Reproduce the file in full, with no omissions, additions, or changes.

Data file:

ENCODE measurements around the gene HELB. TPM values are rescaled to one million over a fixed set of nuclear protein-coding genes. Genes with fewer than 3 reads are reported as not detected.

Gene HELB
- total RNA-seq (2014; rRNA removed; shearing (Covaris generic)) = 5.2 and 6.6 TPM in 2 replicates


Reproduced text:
ENCODE measurements around the gene HELB. TPM values are rescaled to one million over a fixed set of nuclear protein-coding genes. Genes with fewer than 3 reads are reported as not detected.

Gene HELB
- total RNA-seq (2014; rRNA removed; shearing (Covaris generic)) = 5.2 and 6.6 TPM in 2 replicates